This list was suggested by Hugo Gye, who had just seen a trailer for Henry IV Part 1. I took an early decision to disqualify popular nominations of Moby-Dick, Rebecca, The Government Inspector, Waiting for Godot and Abigail’s Party, on the grounds that the titular character is central to the story even in their absence. That meant The Lord of the Rings had to go too, which robbed us of an important debate about whether the title could refer to Frodo Baggins.
1. The Godfather. Marlon Brando has only 16 minutes of screen time in it, said Graham Kirby.
2. The Phantom Menace, in my unpopular opinion the best Star Wars film, nominated by Jack W Fenwick. The title refers to Darth Sidious, who hardly appears.
3. Julius Caesar. More Shakespeare. “I played the role at school, and remember lying on the floor in a tomato juice-stained sheet for much of Act 3 Scene 1, and then being bundled off to clean up and watch most of the show,” said Robert Gould.
4. The Legend of Zelda games by Nintendo. Zelda is the princess Link has to rescue. Thanks to Richard Smith.
5. The Three Musketeers is all about a fourth, D’Artagnan. “Who I have recently discovered was a real musketeer,” said Richard Morris.
6. Groundhog Day. Punxsutawney Phil is not the main character, said Alan Robertson, who also nominated The Death of Stalin, Predator, Beetlejuice and The Postman Always Rings Twice.
7. The Third Man. Harry Lime is the title character, but hardly features in Graham Greene’s book, or in the film. Nominated by David Sutherland and Adam Behr.
8. The second book of Samuel, Samuel having died in 1 Samuel 25 and appearing briefly as a ghost in 1 Samuel 28. Thanks to Arieh Kovler and Omer Lev.
9. The Great Gatsby. F Scott Fitzgerald’s novel is more about Nick Carraway than Jay Gatsby, as Steven Fogel and Harry Cole pointed out.
10. Frankenstein. Nominated by Sean O’Grady.
No room, then for Ulysses, in which James Joyce writes about Leopold Bloom and two other Dubliners (nominated by Steven Fogel and Joseph Daly, and by Adam Greves and the British Embassy Moscow book club).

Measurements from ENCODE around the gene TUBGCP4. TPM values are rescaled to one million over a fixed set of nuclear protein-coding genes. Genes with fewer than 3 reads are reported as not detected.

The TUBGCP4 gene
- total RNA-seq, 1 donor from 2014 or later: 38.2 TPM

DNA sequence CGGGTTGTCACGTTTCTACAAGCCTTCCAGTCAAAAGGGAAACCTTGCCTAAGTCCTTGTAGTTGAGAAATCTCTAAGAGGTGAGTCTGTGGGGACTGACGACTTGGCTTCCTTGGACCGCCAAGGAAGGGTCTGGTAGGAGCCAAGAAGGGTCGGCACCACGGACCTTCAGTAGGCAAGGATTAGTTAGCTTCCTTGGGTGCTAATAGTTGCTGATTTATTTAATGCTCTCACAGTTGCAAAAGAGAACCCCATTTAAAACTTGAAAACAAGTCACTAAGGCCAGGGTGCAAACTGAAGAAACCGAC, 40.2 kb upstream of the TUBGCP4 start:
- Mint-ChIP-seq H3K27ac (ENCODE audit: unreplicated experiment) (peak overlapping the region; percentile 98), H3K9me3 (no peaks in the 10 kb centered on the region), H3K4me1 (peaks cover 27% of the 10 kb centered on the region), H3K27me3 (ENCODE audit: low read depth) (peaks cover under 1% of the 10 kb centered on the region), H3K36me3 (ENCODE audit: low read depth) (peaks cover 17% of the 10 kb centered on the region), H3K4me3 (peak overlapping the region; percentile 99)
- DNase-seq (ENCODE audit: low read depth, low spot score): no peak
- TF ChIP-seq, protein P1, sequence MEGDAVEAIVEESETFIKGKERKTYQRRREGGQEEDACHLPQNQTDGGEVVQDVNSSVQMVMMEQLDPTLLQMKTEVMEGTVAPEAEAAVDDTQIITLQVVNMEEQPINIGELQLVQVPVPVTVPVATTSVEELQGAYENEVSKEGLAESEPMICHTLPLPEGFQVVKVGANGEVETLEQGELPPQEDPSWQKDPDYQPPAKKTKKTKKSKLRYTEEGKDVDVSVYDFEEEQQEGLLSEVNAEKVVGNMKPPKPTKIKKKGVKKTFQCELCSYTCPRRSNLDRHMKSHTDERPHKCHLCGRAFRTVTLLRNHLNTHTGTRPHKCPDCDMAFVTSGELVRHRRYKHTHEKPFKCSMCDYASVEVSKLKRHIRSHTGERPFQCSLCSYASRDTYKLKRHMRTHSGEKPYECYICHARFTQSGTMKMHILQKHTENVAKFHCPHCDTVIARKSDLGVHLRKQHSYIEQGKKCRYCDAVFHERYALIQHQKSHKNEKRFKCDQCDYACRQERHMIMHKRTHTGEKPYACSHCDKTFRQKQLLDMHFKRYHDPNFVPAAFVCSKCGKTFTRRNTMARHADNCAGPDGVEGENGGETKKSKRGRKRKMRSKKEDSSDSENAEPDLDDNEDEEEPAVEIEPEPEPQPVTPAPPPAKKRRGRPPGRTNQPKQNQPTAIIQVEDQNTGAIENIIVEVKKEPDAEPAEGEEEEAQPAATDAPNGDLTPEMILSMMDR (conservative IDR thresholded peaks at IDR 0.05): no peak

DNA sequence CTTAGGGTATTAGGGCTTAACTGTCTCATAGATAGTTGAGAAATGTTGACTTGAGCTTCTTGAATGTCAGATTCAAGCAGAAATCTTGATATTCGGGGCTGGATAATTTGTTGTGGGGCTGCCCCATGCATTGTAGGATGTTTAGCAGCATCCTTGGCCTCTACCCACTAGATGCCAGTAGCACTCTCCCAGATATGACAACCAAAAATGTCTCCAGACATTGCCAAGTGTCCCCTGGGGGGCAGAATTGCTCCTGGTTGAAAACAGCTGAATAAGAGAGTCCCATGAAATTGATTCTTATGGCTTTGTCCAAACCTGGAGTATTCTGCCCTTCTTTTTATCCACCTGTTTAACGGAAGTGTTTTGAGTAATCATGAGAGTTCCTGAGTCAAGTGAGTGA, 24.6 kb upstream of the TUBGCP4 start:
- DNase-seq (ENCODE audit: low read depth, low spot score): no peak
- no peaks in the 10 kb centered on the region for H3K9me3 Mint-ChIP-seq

Or for Tristram Shandy, Laurence Sterne – although Tristram tells the story, he isn’t actually born until some way into a book whose main characters are his father, mother, uncle, uncle’s servant, the chambermaid, the parson, the doctor and so on ad infinitum, ad absurdam (Steven Fogel).
Or for Who is Harry Kellerman and Why is He Saying Those Terrible Things About Me? Starring Dustin Hoffman, in 1971. Nominated by Mick O’Hare, it can win a prize for “most annoying and pointless title” instead.
Or for The Bourne Legacy – not the book, which is indeed about Bourne, but the film that they couldn’t get Matt Damon to come back for, so manifestly fails to include the main character. Thanks to Anthony Wells.
This week’s winner of the “there’s always one” award is Harry Cole, who nominated the King James Bible.
A popular list, this one: many more nominations here.
Next week: Interesting hobbies of famous people, such as Harper Lee, who collected memoirs of 19th-century clergymen.
Coming soon: Misapplied tabloid titles, such as the Coughing Major (it wasn’t he who coughed).
Your suggestions please, and ideas for future Top 10s, to me on Twitter, or by email to firstname.lastname@example.org
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